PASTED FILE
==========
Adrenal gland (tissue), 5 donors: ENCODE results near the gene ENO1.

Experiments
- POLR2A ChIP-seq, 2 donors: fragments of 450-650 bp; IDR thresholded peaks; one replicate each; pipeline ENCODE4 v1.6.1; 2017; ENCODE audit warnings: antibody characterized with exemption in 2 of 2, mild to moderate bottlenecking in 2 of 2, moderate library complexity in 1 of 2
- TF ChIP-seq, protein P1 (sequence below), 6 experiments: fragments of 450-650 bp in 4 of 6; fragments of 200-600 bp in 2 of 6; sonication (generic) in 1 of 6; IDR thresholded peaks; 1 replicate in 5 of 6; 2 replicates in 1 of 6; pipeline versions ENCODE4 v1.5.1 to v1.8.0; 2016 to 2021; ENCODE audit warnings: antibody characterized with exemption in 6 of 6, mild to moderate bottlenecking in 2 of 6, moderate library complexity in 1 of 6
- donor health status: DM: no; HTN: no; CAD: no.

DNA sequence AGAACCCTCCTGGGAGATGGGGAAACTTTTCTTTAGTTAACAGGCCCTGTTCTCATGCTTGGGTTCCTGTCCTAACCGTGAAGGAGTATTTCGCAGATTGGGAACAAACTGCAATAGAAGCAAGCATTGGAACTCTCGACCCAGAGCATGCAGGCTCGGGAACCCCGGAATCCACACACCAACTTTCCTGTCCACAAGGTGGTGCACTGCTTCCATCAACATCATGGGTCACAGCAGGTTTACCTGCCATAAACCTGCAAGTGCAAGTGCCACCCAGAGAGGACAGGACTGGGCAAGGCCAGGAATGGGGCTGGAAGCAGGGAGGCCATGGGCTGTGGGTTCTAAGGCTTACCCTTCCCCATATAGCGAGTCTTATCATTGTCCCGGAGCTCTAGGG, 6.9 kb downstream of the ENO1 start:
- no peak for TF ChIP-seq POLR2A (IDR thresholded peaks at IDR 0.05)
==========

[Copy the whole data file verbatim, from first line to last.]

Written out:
Adrenal gland (tissue), 5 donors: ENCODE results near the gene ENO1.

Experiments
- POLR2A ChIP-seq, 2 donors: fragments of 450-650 bp; IDR thresholded peaks; one replicate each; pipeline ENCODE4 v1.6.1; 2017; ENCODE audit warnings: antibody characterized with exemption in 2 of 2, mild to moderate bottlenecking in 2 of 2, moderate library complexity in 1 of 2
- TF ChIP-seq, protein P1 (sequence below), 6 experiments: fragments of 450-650 bp in 4 of 6; fragments of 200-600 bp in 2 of 6; sonication (generic) in 1 of 6; IDR thresholded peaks; 1 replicate in 5 of 6; 2 replicates in 1 of 6; pipeline versions ENCODE4 v1.5.1 to v1.8.0; 2016 to 2021; ENCODE audit warnings: antibody characterized with exemption in 6 of 6, mild to moderate bottlenecking in 2 of 6, moderate library complexity in 1 of 6
- donor health status: DM: no; HTN: no; CAD: no.

DNA sequence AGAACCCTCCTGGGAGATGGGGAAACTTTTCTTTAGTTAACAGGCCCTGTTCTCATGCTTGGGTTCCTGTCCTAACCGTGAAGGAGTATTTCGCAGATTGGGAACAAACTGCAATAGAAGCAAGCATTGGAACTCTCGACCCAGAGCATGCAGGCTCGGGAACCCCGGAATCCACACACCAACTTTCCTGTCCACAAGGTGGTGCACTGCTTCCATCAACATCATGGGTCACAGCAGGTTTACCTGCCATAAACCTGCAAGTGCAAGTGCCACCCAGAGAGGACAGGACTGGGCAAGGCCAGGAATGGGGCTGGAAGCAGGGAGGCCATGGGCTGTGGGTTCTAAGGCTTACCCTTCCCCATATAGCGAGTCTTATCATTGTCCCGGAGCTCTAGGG, 6.9 kb downstream of the ENO1 start:
- no peak for TF ChIP-seq POLR2A (IDR thresholded peaks at IDR 0.05)